The real agenda of Julius Malema, and the Economic Freedom Fighters party he leads, has long been a mystery. Throughout his eventful career he has changed tack on several issues, not least his support and then disgust for Jacob Zuma. Over the last few days he has managed to once again be the very centre of political attention, after convincing, or forcing, the ANC to back his motion to change the Constitution to expropriate land without compensation. Then, flushed with victory, he claimed he was going to remove the DA from power in Nelson Mandela Bay, and possibly other metros. He revels in the position of kingmaker. But in a realpolitik world his position is increasingly precarious, and the good options are fewer than it would seem to an outside observer. By STEPHEN GROOTES.
For a group of people who claim to be revolutionaries, the EFF are surprisingly prickly when criticised in public. If you do it, your Twitter timeline is going to be filled with pushback for days afterwards.
This may be the result of the fawning media attention they have received because of the role they played during the latter stage of the Zuma era. Anyone pushing against Zuma was media gold, and their own mistakes or negative issues were often left alone.
But things are changing, Zuma is no longer in power, and a Cyril Ramaphosa-led ANC, and the entire country, poses much tougher challenges for opposition parties. Walking out of Parliament in a huff probably won’t work again any time soon, and that means Malema has to try to take charge of the political agenda. To do this, he has to tilt to the one enemy he has left, the political right, the party he can claim to be “white” and protecting the rich. It was probably that understanding which led to his recent attacks on the DA, and his claim that he must punish them for not backing the motion to expropriate land.
It is often a mistake to take a politician at their word; their stated intention is not necessarily their real one. Malema has previously said he would “kill for Zuma” – then fought against him. He also promised never to leave the ANC and form his own party. This means we can take his claim that he is only doing this to punish the DA with a hefty pinch of sodium chloride. He knew the DA’s position on land expropriation when he voted in their favour in Tshwane and Joburg in the first place. And he knows that there is nothing he can do to change the DA’s view on this; this is an issue that touches their core constituency right on its studio. Rather, it is entirely possible that Malema is doing this for his usual reason; because it makes him the centre of attention.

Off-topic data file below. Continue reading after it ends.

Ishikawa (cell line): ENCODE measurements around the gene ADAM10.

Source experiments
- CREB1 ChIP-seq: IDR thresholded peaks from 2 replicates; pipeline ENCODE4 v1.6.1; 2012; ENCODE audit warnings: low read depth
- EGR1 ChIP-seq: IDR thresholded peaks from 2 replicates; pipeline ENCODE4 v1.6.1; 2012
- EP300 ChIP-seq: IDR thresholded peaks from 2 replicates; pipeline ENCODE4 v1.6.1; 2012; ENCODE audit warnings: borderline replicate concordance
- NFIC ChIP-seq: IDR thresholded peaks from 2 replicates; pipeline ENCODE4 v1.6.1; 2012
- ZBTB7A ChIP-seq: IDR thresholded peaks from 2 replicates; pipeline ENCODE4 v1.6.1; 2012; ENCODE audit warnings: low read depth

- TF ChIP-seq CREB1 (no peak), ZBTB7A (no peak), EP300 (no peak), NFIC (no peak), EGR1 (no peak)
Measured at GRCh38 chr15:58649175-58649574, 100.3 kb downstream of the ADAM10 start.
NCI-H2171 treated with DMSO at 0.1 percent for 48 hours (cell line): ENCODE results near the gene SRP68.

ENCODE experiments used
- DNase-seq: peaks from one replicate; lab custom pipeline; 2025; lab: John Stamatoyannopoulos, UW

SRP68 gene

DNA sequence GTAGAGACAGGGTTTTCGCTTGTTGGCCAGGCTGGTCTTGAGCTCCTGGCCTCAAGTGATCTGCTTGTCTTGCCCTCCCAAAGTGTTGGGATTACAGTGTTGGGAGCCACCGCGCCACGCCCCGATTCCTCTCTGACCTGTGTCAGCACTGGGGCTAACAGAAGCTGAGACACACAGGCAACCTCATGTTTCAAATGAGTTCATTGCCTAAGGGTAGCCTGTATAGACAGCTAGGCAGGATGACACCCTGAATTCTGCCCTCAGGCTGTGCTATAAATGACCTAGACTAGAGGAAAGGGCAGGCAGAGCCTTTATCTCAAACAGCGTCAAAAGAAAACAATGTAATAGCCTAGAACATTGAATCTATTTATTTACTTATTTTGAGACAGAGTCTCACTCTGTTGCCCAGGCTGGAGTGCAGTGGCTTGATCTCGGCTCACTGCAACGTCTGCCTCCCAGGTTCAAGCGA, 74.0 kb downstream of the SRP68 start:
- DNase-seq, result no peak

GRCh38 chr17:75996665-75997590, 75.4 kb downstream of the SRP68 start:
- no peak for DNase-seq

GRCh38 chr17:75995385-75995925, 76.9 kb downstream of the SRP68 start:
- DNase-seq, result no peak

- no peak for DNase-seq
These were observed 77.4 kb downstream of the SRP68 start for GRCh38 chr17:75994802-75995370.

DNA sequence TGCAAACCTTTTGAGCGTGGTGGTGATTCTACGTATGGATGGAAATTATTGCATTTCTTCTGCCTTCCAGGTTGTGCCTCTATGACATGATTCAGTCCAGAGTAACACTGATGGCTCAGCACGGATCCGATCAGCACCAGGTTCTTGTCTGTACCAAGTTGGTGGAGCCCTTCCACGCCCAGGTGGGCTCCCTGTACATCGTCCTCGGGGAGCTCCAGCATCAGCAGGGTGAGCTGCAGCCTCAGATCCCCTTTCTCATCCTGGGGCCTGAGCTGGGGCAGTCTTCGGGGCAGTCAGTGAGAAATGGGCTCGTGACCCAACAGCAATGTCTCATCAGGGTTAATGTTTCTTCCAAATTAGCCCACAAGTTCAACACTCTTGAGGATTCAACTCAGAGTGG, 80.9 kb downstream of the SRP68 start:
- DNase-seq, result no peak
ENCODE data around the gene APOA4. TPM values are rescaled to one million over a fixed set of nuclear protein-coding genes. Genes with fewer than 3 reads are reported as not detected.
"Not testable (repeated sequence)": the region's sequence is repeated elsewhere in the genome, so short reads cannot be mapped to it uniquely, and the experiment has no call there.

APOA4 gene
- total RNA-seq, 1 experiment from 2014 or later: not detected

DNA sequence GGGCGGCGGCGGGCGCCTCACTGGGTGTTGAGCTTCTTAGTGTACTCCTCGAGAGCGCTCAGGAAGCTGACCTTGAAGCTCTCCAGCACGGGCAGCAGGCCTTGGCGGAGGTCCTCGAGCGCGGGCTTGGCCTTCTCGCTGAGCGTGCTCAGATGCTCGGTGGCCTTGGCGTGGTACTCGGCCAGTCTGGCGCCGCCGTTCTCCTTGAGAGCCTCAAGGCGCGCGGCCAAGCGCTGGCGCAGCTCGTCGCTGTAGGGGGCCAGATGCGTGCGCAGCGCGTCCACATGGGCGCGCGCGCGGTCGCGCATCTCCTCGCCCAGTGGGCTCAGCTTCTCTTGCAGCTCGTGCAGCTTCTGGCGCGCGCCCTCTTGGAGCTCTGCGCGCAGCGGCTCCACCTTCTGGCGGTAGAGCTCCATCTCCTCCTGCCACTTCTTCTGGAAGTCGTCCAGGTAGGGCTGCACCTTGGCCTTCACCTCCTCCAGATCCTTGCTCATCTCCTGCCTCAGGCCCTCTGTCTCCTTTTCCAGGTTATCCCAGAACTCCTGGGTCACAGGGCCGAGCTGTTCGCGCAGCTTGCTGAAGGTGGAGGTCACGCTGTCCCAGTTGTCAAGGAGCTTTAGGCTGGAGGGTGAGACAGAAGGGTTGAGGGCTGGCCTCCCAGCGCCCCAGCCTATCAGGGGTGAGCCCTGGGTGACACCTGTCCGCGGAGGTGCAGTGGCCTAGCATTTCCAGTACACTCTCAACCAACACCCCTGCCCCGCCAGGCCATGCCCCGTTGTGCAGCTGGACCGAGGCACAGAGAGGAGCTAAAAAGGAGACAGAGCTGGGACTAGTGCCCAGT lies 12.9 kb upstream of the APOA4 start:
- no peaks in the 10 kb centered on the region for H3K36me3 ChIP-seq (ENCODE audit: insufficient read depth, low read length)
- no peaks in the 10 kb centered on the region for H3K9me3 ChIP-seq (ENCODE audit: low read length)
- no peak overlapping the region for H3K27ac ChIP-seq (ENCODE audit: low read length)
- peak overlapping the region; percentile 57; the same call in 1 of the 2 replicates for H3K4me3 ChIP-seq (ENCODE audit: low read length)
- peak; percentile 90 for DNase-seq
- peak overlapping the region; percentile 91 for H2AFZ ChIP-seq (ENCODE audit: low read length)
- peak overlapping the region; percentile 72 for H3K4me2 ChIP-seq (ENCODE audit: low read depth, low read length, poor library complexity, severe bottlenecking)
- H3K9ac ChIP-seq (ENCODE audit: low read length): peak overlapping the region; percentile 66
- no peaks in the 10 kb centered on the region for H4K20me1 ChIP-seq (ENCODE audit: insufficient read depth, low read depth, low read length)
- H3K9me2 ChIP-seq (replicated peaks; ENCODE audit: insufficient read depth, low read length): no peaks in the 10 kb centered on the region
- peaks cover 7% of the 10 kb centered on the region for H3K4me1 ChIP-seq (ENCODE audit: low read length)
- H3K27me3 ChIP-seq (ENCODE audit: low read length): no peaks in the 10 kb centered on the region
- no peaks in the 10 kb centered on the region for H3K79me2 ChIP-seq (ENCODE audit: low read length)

But his choice of target is revealing in itself. Malema says that the EFF will propose a motion to remove the DA’s Athol Trollip as mayor of Nelson Mandela Bay. He has gone even further, suggesting that he will back the ANC if they put up a “credible candidate”. This inevitably leads to speculation that he is preparing to go back to the ANC.
However, Malema is not really punishing the DA at all. The party of Mmusi Maimane has enough, just enough, seats through its coalition in Nelson Mandela Bay to remain in power. Which means that an EFF-sponsored confidence motion, even with the presumed backing of the ANC, will still fail. And if Malema wanted to really punish the DA, he would not have to take up an advanced degree in rocket science first. All he would have to do is to propose the same motions in Tshwane and Joburg.
But he hasn’t done that. And he hasn’t done that for the same reason that he instructed his councillors to vote in favour of Herman Mashaba and Solly Msimanga in the first place. Because he had campaigned hard against the ANC, and he cannot now be accused of betraying the people who voted for him. In so many ways, his problem remains exactly the same as it has always been. After campaigning so hard against the ANC, he can’t just go back.